FDIC calls USA Bank Borrowers in to Testify Against DeCaro

It looks like the FDIC is finally building a case against the DeCaros for their role in the failure of USA Bank. Borrowers who spoke out in my DealFlow stories about alleged lending abuse and forged mortgage documents were subpoenaed by the FDIC two weeks ago. Ron Scheckter, James Scheckter, and Maurizio Carusone have all confirmed they will testify latter this month against the father-son team who the Office of Inspector General says ran USA Bank into the ground.

Last week Lisa Chamoff of Greenwich Time inaccurately reported that the FDIC already had a case against Fred DeCaro III. DeCaro III was the bank president when the FDIC seized the institution last summer and is also an elected official in charge of Republican voter registration in Greenwich, CT.

A FDIC spokesperson confirmed there has been no officers and directors suit filed against the DeCaros or any other USA Bank board members. But after the Office of Inspector General wrote a report on the lack of FDIC oversight of the failed bank it appears the FDIC decided to get their rear in gear and prepare for a civil suit. I reported on the OIG’s findings in July at The Distressed Debt Report which detailed how the board and the DeCaro’s lied to its bank regulators and violated lending limits.

USA Bank borrowers who have spoken with the FDIC say senior attorney Jose Rivas is leading the investigation. Rivas LinkedIn profile says he joined the FDIC last year from the big bank regulator the Office of the Comptroller of the Currency.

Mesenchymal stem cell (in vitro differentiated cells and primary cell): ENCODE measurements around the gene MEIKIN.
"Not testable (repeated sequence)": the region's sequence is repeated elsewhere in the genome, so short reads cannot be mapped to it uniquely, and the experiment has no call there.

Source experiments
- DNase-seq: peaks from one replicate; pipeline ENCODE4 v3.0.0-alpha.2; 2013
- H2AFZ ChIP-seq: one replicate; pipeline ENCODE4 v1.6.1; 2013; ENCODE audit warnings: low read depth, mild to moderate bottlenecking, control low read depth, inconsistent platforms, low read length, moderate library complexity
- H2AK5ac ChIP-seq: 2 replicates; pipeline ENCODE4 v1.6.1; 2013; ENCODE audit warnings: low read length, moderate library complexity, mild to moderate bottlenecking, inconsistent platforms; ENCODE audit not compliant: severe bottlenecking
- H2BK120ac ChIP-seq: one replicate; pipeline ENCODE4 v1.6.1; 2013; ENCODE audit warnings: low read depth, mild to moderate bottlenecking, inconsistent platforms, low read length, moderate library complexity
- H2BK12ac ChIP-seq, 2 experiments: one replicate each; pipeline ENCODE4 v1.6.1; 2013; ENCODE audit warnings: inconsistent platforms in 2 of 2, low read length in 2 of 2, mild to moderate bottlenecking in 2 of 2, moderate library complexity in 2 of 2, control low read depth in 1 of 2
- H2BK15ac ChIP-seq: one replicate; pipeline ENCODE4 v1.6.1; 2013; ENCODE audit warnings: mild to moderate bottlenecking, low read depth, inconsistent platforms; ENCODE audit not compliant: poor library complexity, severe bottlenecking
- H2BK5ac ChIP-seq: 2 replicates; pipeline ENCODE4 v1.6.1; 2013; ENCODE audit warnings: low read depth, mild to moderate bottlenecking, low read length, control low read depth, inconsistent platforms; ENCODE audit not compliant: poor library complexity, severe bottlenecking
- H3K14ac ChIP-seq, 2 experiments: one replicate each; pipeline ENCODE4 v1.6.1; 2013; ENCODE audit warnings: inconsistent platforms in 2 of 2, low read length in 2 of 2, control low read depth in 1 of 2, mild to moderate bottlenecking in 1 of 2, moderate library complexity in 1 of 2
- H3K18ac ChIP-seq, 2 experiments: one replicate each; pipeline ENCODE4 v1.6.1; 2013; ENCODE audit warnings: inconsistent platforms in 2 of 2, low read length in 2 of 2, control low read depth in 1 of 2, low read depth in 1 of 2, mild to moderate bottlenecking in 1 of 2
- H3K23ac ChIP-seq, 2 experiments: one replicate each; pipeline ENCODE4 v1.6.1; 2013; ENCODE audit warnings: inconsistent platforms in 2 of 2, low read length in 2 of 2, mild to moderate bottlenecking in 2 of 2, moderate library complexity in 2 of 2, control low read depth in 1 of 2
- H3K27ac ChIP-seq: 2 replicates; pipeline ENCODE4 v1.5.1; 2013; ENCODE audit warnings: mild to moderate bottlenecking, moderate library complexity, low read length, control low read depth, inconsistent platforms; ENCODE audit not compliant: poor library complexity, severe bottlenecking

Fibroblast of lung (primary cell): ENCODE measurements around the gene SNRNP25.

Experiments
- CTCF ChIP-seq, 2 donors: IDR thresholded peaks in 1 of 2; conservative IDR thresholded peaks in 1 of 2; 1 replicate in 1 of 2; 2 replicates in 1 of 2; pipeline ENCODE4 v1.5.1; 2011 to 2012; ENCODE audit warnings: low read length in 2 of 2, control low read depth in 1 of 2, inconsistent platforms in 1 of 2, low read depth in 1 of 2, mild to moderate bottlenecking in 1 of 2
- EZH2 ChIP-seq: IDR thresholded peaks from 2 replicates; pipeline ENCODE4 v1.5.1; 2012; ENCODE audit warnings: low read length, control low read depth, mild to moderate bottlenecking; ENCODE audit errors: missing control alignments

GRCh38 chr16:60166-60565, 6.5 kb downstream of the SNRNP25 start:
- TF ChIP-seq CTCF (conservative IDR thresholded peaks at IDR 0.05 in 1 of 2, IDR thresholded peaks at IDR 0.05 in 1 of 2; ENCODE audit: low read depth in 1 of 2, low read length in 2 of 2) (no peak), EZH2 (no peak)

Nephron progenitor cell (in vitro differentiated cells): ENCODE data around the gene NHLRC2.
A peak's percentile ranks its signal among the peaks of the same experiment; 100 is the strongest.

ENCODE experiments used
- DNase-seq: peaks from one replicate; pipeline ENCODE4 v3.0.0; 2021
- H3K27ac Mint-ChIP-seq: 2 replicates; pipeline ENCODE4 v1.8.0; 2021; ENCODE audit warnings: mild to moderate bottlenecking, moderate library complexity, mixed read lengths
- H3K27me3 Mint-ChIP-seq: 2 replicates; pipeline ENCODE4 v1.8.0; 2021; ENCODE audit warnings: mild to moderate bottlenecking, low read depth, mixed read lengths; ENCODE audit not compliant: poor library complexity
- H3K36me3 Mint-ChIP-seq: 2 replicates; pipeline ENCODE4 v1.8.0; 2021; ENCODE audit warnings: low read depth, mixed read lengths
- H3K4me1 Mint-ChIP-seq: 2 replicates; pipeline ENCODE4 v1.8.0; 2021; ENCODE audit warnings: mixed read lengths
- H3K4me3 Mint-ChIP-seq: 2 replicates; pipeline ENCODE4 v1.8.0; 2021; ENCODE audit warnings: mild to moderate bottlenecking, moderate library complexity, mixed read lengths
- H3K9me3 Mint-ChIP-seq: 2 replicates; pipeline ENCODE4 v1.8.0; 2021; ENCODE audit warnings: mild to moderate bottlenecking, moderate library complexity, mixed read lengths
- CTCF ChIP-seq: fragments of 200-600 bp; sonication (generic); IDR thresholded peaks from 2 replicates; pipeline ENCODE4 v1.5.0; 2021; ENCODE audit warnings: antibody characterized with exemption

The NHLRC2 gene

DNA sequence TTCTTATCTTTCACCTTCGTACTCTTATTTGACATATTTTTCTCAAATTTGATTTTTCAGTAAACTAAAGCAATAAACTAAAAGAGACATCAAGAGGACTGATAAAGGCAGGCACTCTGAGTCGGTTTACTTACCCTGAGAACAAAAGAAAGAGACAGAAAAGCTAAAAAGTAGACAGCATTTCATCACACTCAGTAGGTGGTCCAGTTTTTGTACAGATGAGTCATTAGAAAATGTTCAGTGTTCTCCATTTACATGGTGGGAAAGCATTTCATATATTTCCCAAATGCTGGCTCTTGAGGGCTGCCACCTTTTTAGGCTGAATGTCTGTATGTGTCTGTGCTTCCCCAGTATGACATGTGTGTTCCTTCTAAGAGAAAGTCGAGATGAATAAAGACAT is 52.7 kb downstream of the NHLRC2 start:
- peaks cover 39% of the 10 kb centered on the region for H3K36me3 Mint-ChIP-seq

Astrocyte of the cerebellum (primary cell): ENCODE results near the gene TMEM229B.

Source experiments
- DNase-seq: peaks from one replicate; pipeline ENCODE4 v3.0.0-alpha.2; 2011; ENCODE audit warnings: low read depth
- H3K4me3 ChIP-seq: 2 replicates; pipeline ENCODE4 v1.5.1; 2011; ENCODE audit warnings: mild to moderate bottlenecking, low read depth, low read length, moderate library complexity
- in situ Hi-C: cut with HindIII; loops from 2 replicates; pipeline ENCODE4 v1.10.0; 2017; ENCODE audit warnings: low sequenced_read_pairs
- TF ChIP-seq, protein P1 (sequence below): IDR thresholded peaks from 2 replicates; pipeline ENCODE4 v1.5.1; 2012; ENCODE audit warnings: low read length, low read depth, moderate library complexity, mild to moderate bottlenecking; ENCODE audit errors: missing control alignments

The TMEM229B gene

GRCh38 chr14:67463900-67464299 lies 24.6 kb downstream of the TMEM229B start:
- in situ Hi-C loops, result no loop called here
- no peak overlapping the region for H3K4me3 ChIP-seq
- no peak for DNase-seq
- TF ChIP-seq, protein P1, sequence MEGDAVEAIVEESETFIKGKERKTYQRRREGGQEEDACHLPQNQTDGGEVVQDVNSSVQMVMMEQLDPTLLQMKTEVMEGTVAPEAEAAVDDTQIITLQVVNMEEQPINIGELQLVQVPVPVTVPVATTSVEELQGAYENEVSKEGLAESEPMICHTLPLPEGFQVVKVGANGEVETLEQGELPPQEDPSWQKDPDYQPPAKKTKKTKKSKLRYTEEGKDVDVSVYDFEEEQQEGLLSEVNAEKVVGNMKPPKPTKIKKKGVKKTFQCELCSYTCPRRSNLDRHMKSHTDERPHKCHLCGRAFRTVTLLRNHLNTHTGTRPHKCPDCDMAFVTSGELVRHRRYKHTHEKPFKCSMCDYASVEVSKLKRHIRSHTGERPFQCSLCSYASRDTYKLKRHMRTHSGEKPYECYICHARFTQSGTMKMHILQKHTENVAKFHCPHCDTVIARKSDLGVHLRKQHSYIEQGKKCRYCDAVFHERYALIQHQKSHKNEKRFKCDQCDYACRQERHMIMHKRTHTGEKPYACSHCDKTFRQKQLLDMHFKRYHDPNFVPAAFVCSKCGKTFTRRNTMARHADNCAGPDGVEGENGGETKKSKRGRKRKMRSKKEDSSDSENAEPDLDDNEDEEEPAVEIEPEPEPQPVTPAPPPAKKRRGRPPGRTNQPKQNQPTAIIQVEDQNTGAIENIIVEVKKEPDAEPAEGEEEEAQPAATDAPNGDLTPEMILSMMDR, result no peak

The federal regulator has three years to file a civil claim against executives of failed banks in a move to recover some of the millions they have to pay out of the FDIC insurance fund after they seize a bank. Unfortunately this money doesn’t go back to burned borrowers or investors in these failed banks. We usually don’t see the FDIC file a suit unless it thinks the alleged bank fraudsters have money stowed away to recover or there is a large directors and officers insurance policy. In the case of USA Bank I previously reported the insurance policy was minimal so if we see the FDIC file it means they think DeCaro and board members like Zeisler & Zeisler attorney Jim Verrillo or New Canaan bank executive Peter Keller have deep pockets.

On Friday, the FDIC filed a suit against the board of Georgia-based Alpha Bank & Trust. The suit came over a year after Alpha Bank investors had filed similar charges laying out a clear case of the bank’s board lying to investors about the health of the bank while they continued to encourage more investments. Unfortunately for these Georgia investors after the FDIC becomes the receiver for a failed bank they can supersede prior legal claims against the bank executives.

Attorney Kevin LaCroix wrote last year, “The FDIC may yet of course attempt to assert its right to priority over the claims of the plaintiffs have asserted, and even assert its own claims, based on its status as the bank’s receiver.” LaCroix believes the federal regulator can do this because of their rights under FIRREA.

Net Net this means investors in failed banks who sue first can end up with hefty legal bills and a big zero if their litigation plan isn’t clever enough to circumvent FDIC claims. Which is what happen to Sal Pani, the original USA Bank whistleblower who went to the FDIC in the fall of 2006 (less than a year after the bank was founded) to warn them of executive lending abuses and fraud. It took the FDIC four more years to shut down the DeCaro’s who meanwhile enticed around 3,000 main street investors to pump their life saving into the bank’s penny stock. Earlier this year Pani dropped his suit against USA Bank and the DeCaro’s although he says if there is a criminal fraud suit brought he’d think about restarting litigation.


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